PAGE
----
Development and Assessment of Bleed Boundary Conditions in Supersonic Boundary Layer Flows

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Bleed Boundary Condition
Normal Holes
Inclined Holes
Coarse Cases
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AIAA '00 - Normal Holes
ASME '01 - Inclined Holes

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Taken from Dr. Shih's paper -- not mine -- citation needed

For many aerodynamic devices that operate in the supersonic regime, boundary-layer distortion due to surface curvature and incident shock waves are controlled by bleeding away the low-momentum air next to the wall into a plenum through discrete holes.

Within the field of Computational Fluid Dynamics (CFD), two approaches are possible for analyzing bleed systems.  The first approach is to simulate the flow in the entire bleed system, including the flow through each bleed hole and the plenum (similar to the plot shown above).  The advantage of this approach is that the physics of the bleed process is simulated using first principles.  However, in order to accurately simulate the complex flow through the holes and in the plenum, a very large number of grid points or cells are needed.  

An alternate approach is to model, instead of simulate, the flow through the bleed holes and the plenum.  In this approach, the bleed holes and plenum are removed from the simulation and a model for the flow through the holes is applied at the surface where bleed is desired.  The model chosen to represent the flow through the hole is a boundary condition that is applied in place of the wall boundary condition.  The complexity of the model is one of the issues studied and it can vary greatly with the goal being to accurately capture the physics of the flow above the plate with the simplest model and the fewest number of grid points.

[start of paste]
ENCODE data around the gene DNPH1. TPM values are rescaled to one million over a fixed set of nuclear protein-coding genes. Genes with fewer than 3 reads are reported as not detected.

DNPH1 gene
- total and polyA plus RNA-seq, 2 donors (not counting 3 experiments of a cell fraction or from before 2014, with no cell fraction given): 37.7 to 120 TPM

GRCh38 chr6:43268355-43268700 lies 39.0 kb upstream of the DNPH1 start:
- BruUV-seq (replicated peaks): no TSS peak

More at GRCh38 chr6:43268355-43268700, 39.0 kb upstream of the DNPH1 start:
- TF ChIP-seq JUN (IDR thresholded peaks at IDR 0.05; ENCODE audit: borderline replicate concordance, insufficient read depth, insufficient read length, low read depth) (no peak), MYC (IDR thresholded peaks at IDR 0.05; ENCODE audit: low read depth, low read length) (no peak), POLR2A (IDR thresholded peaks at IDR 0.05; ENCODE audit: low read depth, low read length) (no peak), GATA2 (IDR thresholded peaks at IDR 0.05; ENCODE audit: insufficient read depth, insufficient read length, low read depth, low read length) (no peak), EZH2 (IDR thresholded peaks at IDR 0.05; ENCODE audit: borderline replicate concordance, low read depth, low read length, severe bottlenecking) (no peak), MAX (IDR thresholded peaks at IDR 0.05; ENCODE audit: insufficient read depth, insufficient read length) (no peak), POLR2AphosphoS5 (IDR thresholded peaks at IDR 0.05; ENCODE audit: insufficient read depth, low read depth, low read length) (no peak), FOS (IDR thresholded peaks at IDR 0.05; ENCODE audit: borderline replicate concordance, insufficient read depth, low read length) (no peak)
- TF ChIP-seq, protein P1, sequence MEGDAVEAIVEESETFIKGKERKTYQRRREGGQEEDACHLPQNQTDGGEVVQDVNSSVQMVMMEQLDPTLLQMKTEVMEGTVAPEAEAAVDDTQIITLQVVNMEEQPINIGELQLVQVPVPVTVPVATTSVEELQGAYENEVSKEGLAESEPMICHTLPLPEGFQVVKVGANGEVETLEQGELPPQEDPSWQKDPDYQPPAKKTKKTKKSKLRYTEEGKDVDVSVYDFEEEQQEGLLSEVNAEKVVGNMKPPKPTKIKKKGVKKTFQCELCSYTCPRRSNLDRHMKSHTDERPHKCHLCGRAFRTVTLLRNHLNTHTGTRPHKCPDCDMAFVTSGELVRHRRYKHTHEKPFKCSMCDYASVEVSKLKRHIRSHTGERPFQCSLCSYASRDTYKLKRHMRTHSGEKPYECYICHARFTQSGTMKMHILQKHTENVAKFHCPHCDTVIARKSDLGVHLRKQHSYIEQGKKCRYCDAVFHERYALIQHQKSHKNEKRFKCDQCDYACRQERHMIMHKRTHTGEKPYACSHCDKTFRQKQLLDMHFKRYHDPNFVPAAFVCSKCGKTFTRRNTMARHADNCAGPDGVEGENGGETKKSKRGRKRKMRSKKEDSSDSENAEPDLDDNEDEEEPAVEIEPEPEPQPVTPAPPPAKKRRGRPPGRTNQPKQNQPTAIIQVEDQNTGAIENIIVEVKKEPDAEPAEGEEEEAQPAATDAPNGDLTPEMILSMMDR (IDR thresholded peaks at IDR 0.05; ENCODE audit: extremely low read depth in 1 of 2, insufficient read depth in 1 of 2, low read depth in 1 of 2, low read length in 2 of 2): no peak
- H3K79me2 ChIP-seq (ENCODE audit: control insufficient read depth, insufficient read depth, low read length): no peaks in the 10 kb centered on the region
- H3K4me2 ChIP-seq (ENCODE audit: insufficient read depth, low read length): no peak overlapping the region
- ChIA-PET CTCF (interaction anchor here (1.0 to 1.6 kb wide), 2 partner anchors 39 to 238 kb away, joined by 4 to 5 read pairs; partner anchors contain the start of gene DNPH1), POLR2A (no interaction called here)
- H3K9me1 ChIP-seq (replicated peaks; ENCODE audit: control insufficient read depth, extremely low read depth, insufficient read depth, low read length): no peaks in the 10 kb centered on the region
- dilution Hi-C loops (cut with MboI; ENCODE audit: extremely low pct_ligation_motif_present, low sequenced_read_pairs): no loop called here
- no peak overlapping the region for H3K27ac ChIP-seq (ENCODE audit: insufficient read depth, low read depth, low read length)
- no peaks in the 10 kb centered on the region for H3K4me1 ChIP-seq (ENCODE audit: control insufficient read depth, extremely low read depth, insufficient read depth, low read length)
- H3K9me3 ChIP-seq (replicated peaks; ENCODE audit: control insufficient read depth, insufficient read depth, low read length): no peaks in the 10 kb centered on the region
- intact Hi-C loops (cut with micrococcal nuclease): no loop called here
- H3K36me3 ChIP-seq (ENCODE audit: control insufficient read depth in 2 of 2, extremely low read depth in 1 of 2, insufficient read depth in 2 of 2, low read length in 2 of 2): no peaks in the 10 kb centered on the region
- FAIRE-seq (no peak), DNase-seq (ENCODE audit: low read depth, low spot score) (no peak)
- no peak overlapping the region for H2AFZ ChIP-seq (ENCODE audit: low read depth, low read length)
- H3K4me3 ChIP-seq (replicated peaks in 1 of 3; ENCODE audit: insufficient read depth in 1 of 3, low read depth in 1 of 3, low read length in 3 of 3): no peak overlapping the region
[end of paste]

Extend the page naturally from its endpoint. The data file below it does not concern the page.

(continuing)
Using bleed boundary conditions to model the bleed process results in a significant savings in terms of the number of grid points needed to model a flow with bleed.  For example, in one of the simulations studied the flow through four (half) holes on a flat plate in the presence of an incident shock was originally accomplished with approximately 2 million grid points.   The first application of the bleed boundary conditions maintained the same essential grid structure as the full simulations, but the grids used for the holes and the plenum were not needed.  At the hole locations, simple bleed boundary condition were applied to model the flow through the hole.   The simulation for this  1 million grid points.   Later, the bleed boundary conditions were applied to the coarsest case possible: each bleed hole was modeled using only one grid cell.  In this coarse grid case, only about 5,500 grid points were needed to model the flow (a significant reduction).   

From the CFD perspective, if the flow can be accurately modeled using few grid points it is preferred.  It results in a savings in terms of memory (not as much of an issue these days) and in time (money).  Additionally, using bleed boundary conditions allows the user to study different patterns, spacing and location of bleed holes with only a slight modificatiions needed to the grid.

The objective of this research was to develop, implement a set of bleed boundary conditions to replace the need for modeling the flow through the holes and plenum.  With these bleed boundary conditions in place and using a simple discharge coefficient to control the bleed rate (known from the detailed simulations), it was shown that the main features of the flow, mainly the downstream boundary layer profiles, could be adequately modelled with a minimum of grid points.  The next step in this research is to develop a general model for determining the discharge coefficient so that this approach can be applied to a variety of flow configurations.